In his petition, [appellant] argued that, due to the fact that the jury acquitted him of the firearms offenses, the jury must have found him guilty on a theory of accomplice liability, and that he was therefore prejudiced by counsel's failure to object to the accomplice liability instruction. As the issue of "inconsistent verdict" has already been dismissed by Superior Court, this Court cannot reconsider it. Winters , 3849 EDA 2010 at 6. Superior Court also concluded that there was sufficient evidence to enable the jury to properly find [appellant] guilty of first-degree murder as the principal shooter. Id. at 5-7. Additionally, [appellant] suffered no prejudice even if he was convicted as an accomplice, as he would be equally criminally liable, and defendants
can be convicted as accomplices even if only charged as principals. Commonwealth v. Potts , 566 A.2d 287, 293 (Pa.Super. 1989) (holding defendants suffer no prejudice for being convicted as accomplices even if Commonwealth does not initially charge on accomplice liability)[.] As long as the theories at trial link defendant and another in the commission of the crime, defendant has adequate notice, and is thus not prejudiced. Id. Here, it was [appellant] who injected the theory of another person into the case. Therefore, because [appellant] did not establish that he was prejudiced when counsel did not object to this Court's accomplice liability charge.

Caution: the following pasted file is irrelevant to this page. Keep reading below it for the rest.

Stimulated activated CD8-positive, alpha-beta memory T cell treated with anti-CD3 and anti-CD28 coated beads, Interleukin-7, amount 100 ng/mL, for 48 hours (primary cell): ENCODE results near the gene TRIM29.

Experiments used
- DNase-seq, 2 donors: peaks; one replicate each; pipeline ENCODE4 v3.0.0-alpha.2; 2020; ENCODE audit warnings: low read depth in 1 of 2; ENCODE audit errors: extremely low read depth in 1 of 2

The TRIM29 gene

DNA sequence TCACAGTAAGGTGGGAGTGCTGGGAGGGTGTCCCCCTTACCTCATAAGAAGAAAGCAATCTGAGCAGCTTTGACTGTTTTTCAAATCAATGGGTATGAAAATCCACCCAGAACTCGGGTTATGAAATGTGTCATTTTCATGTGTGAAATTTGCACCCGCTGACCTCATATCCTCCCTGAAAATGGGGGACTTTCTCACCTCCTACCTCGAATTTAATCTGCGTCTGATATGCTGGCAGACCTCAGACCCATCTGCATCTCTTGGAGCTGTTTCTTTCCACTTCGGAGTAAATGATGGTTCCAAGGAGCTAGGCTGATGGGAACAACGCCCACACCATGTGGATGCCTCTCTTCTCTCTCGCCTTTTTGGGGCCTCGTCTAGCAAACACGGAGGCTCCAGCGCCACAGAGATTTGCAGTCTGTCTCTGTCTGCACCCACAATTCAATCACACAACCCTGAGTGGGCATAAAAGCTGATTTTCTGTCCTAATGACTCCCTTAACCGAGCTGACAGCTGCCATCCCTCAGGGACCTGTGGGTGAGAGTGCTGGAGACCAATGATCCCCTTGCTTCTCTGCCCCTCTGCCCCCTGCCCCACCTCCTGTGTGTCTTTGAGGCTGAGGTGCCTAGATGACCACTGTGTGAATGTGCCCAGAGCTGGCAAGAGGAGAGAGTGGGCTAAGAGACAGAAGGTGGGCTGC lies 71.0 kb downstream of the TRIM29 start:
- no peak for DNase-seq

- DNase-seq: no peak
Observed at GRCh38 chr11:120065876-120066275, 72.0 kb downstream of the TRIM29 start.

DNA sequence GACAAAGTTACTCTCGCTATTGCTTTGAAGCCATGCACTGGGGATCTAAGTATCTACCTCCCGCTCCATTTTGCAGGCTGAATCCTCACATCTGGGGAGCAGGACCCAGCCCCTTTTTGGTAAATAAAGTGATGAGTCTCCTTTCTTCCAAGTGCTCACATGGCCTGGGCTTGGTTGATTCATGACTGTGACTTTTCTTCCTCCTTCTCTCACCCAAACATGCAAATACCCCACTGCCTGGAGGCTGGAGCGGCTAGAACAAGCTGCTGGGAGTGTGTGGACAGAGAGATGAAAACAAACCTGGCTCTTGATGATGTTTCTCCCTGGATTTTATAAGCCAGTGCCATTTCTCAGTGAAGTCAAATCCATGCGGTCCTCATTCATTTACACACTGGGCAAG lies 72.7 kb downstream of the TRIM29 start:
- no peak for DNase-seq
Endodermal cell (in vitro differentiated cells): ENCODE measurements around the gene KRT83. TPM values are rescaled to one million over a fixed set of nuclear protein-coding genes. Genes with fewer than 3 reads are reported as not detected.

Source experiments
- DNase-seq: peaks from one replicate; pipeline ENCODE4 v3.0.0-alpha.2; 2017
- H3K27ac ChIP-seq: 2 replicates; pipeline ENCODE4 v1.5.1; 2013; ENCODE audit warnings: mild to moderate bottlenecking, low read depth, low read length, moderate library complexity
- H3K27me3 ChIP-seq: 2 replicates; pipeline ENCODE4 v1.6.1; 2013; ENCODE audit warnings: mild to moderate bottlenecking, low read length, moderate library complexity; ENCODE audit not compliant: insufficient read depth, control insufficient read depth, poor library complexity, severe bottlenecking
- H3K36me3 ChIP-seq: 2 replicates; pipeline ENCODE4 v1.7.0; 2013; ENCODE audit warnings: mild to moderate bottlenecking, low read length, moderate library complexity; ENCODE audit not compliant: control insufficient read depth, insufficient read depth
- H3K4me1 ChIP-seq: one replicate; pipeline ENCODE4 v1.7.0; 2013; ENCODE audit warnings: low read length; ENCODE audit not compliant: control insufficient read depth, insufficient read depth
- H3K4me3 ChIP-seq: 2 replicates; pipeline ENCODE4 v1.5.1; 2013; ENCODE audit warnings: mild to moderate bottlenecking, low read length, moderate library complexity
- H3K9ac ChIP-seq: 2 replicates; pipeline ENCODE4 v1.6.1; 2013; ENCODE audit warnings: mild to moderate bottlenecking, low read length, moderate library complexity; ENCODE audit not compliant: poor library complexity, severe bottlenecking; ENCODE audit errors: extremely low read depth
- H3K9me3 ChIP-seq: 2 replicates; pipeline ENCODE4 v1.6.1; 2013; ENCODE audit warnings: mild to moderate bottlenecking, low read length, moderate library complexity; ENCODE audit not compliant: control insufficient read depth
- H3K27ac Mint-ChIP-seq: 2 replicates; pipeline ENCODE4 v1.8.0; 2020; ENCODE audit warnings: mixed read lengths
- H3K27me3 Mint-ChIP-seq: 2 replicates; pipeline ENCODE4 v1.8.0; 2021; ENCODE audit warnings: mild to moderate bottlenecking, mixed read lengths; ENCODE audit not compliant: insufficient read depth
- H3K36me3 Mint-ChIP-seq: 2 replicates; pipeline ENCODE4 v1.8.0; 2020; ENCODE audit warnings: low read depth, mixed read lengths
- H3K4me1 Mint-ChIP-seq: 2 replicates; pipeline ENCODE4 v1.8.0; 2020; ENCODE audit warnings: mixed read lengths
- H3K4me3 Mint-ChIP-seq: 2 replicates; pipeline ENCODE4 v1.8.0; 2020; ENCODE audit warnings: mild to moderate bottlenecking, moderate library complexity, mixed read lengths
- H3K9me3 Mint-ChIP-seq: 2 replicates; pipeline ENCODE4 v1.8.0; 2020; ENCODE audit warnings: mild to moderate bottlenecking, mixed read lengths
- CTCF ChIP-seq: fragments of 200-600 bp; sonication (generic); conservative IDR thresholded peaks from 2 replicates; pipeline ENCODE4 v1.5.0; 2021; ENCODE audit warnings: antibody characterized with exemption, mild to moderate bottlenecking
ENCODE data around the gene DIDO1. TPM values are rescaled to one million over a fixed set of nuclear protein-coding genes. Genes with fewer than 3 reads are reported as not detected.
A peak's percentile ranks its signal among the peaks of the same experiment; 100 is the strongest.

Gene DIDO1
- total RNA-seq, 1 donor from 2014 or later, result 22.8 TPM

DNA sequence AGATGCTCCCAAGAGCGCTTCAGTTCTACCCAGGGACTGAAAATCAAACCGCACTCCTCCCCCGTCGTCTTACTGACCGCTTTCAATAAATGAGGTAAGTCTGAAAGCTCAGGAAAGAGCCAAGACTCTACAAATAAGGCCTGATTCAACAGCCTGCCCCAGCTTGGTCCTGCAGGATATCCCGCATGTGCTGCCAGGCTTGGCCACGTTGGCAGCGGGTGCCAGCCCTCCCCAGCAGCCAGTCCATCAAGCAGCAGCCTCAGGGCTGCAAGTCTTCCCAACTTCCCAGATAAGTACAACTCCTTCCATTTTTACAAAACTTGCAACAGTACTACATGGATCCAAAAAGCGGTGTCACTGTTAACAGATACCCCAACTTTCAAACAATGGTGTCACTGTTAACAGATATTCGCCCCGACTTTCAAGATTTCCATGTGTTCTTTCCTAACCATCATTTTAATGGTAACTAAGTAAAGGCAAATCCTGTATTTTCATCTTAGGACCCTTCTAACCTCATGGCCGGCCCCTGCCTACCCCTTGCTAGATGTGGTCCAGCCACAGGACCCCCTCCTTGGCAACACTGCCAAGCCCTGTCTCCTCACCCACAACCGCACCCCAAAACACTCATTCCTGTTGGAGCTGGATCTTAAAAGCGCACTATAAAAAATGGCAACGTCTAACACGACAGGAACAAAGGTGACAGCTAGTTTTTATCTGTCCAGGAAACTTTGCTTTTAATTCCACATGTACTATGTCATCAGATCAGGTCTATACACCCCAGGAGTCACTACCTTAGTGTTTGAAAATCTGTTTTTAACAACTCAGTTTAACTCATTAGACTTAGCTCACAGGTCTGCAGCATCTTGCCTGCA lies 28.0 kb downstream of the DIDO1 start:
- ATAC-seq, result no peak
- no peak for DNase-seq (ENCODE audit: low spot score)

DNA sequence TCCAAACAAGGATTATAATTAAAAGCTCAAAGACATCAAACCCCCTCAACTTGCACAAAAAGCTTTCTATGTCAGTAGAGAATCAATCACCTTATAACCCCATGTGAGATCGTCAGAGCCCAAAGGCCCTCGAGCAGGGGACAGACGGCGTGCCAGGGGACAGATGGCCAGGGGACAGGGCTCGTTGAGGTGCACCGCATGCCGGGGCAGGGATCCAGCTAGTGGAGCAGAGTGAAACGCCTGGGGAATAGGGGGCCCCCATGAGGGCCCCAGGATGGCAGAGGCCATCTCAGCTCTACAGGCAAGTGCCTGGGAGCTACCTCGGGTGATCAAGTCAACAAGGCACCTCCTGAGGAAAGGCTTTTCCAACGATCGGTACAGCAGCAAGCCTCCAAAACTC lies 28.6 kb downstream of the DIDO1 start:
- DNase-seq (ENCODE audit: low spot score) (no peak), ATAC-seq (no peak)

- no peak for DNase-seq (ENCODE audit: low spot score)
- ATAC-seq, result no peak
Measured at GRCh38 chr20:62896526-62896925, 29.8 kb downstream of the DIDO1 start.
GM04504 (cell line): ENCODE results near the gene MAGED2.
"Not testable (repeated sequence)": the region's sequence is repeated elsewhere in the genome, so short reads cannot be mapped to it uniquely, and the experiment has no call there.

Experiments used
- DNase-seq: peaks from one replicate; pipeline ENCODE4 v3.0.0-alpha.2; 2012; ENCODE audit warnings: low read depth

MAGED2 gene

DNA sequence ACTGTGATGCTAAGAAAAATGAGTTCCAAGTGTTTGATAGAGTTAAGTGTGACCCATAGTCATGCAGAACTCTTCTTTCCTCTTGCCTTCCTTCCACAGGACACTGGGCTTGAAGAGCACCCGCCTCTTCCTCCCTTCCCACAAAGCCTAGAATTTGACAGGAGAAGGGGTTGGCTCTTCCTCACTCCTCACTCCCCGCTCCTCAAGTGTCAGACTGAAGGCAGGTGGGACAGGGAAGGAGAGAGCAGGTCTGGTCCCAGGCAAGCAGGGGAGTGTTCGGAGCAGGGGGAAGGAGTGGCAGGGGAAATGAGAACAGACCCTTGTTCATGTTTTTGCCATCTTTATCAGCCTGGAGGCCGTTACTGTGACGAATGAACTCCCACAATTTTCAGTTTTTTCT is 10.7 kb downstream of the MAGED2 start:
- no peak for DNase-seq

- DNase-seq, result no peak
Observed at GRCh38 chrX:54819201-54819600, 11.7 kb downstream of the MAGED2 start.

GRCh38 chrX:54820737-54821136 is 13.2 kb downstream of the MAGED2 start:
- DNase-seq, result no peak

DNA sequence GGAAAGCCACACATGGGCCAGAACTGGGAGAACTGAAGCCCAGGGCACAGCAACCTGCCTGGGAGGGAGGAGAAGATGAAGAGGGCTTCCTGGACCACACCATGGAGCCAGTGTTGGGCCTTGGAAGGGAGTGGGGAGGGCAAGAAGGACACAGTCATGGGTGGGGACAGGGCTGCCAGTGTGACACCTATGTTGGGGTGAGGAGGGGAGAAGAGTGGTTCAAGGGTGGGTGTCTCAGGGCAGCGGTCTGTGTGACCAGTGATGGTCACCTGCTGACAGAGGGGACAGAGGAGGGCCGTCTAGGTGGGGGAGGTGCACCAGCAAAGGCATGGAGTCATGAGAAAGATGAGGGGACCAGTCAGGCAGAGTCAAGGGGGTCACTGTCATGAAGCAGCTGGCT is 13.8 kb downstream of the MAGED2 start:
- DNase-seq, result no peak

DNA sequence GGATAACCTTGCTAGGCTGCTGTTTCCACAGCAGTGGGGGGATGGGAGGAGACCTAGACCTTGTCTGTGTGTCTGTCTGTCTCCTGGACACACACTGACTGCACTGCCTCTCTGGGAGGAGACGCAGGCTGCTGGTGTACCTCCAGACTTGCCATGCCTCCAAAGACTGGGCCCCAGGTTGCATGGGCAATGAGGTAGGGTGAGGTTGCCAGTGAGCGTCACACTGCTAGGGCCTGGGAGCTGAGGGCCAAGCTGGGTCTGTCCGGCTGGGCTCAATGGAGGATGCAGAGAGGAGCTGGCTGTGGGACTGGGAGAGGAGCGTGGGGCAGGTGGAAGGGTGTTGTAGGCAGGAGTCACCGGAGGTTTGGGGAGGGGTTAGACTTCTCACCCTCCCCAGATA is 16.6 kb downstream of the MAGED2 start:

Trial court opinion, 8/4/17 at 4-6 (citations to record omitted; footnotes omitted).

Appellant argues that there was no evidence of collusion or accomplice liability and that if there had been, the Commonwealth would have pursued it. Appellant asserts that the mere fact that his attorney argued that someone else could have killed the victim is of no moment because, if appellant did not do it, of course, somebody else did and that would not make appellant an accomplice.